We entreat you on behalf of Christ, be reconciled to God. See, now is the acceptable time; see, now is the day of salvation!

2 Corinthians 5:20b, 6:2b

[The parishioners at the Lutheran Church of the Covenant in Maple Heights, Ohio, may recognize a large portion of what follows as the devotion I wrote last year for our Lenten Devotional. I repost it here out of a desire to share with a wider readership.]


Remember that you are dust, and to dust you shall return.

ash-wednesday11The pastor pronounces those words as, with a thumb, the sign of the cross is traced on your forehead, leaving a trail of ashes – a grim reminder that the same fate awaits us all. Death!

So begins the period of 40 days that we call Lent. This time presents a unique opportunity for us to reflect on our mortality and to focus on the now.  We are reminded of the truth that none of us are promised tomorrow.  We are encouraged to look at our relationship with God today.  It is a call to self-examination, and an invitation to respond to God’s call today.

In the reading from 2 Corinthians, we hear the apostle Paul’s call to reconciliation. Paul calls for those in the church to “be reconciled to God.”

I have a particular fondness for this text. What always stands out to me is the sense of urgency with which he communicates that call. “Now is the acceptable time,” he says.

Paul recognized the need for Christians and the church to receive the good news of forgiveness in Christ, and to let it take root in our hearts.  He knew the difference that this reconciliation would make in their lives.  But the reality is that our human sinful nature dictates that we more often prefer to hold on to grudges.  And the longer we hold on, the harder the reconciliation becomes. 

I post this out of a growing concern for the increasing amount of conflict I seem to sense as I visit congregations around our synod. There appears to be a heightened sense of anxiety around financial issues, but often those are symptomatic of deeper distresses. In many ways, we are no different than the congregations in Paul’s time.

As you begin this 40-day journey through Lent, can you accept the challenge to look at where you need reconciliation? The longer we hold off reconciliation, the harder our hearts become.  Two little words can heal years of hatred: “I’m sorry.”

100_3239The invitation of Ash Wednesday is simple.  We are invited to contemplate what we can do today to welcome God’s reconciling power into our lives.  And that begins today.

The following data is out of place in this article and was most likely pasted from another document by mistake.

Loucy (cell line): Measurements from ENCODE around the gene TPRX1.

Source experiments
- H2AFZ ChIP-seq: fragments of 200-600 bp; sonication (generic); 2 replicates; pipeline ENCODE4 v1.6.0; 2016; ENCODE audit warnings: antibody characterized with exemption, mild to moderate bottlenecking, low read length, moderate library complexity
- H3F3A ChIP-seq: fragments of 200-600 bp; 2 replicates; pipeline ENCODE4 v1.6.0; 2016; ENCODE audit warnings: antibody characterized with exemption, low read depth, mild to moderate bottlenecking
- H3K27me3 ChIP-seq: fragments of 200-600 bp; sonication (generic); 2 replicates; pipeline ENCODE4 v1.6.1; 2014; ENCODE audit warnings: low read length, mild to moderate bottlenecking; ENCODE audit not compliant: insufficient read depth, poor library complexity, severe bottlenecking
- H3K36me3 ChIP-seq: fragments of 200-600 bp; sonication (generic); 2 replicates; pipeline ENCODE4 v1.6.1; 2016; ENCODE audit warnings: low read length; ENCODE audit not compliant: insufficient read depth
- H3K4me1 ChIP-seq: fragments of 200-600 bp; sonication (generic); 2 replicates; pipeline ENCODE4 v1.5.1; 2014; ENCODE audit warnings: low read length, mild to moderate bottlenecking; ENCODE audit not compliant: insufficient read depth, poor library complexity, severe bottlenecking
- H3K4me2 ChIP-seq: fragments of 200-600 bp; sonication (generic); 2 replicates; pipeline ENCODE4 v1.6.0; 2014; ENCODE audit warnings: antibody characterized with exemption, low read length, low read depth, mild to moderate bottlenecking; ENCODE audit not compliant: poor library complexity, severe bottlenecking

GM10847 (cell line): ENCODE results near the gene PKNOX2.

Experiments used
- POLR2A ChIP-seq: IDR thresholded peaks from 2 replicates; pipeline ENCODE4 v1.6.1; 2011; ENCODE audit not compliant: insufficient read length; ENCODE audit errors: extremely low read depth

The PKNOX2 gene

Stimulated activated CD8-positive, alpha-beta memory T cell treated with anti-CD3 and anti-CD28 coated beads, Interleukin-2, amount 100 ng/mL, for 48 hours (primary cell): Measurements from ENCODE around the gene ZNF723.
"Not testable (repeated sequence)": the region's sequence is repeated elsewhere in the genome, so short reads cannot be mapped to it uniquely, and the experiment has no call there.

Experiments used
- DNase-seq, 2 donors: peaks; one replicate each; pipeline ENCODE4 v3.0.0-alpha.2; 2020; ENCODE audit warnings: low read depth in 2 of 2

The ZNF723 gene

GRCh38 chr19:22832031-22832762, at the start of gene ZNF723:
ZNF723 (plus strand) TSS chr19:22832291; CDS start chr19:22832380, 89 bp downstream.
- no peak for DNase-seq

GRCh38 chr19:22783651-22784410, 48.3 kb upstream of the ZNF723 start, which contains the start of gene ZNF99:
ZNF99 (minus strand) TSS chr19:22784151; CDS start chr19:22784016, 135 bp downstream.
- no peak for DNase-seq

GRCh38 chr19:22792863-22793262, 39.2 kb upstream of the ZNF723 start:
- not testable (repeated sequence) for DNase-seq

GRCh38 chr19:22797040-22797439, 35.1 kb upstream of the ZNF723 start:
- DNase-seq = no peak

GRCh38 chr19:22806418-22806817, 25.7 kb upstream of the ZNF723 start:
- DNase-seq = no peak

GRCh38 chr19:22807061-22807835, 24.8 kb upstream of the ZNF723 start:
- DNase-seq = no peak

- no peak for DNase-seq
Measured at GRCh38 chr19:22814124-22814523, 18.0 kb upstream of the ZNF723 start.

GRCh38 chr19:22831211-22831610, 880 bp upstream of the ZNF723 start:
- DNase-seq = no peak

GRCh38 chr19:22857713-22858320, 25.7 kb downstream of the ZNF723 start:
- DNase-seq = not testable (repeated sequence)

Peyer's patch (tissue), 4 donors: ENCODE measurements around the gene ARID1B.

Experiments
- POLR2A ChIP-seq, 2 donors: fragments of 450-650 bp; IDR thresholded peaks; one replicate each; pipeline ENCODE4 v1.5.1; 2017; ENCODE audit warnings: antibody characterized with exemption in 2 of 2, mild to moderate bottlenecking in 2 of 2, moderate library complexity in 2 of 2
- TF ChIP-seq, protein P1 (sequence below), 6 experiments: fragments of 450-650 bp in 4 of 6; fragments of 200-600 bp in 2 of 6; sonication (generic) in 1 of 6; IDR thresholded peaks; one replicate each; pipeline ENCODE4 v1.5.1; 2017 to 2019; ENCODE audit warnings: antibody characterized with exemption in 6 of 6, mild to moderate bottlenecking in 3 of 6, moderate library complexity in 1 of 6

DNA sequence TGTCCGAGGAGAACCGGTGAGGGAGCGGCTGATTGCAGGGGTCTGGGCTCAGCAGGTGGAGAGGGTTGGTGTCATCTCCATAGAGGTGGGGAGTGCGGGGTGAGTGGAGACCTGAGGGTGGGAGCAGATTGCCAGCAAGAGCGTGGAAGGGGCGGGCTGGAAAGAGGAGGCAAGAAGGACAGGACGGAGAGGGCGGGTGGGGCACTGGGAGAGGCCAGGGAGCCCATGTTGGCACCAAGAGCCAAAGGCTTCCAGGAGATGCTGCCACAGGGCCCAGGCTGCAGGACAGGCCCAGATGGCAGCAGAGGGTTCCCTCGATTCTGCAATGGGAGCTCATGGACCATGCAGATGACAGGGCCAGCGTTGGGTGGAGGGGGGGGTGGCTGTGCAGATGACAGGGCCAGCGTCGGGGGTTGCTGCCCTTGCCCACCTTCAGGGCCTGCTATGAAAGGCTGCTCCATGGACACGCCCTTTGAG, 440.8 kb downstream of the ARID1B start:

Today is the day of salvation. Not someday, but today.

Today is the acceptable time. Not a time in the future, but today.


Then a cloud overshadowed them, and from the cloud there came a voice, “This is my Son, the Beloved; listen to him!”

Mark 9:7

Why do you worship?

2014-12-30 Bishops Academy 2015 045As a pastor, leading worship has always been gratifying, but being able to be a participant in worship has always been extra special for me. That’s why as bishop I now enjoy the luxury of scheduling myself off one Sunday each month, so that I can be a participant in the worship experience. This is my week not to preach. Yet earlier in the week I met with the clergy from our Richland-Ashland Conference and prepared what, for me, was a brief homily on this Transfiguration Sunday’s Gospel reading from Mark. I’ve since had even more time to reflect on my remarks to them, and I wish to share those with you since I have nowhere else and no one else with whom to share them.

I made a valiant attempt to find something different in these eight verses from Mark’s Gospel that I hadn’t seen before. In case you don’t recall the story, Jesus takes Peter, James, and John with him to a high mountain, where he was transfigured before them, and his clothes became a dazzling white. The three disciples also hear a voice from a cloud, which says, “This is my Son, the Beloved; listen to him!”

We hear a version of this reading every year on this last Sunday after the Epiphany – the Sunday just before Ash Wednesday. So it’s easy to simply tune out because we’ve heard the story so often we think we know it.

But the joy of scripture is that you can read or hear a passage repeatedly and discover something new.  In my efforts to present something different to the clergy group I began to explore a connection between Transfiguration and worship. I will quickly admit that the decision to pursue that preaching path was not original. Several commentaries which I read made the same suggestion. But in my case, it really applied to my life.

Each of you has a particular reason why you choose to attend church each Sunday morning, or whenever you celebrate worship. Each of you goes to church with a particular need to be met. You are looking for something beyond yourself, beyond your world. But the act of simply showing up at church is not worship. Worship is not about you and your needs. Worship is about God.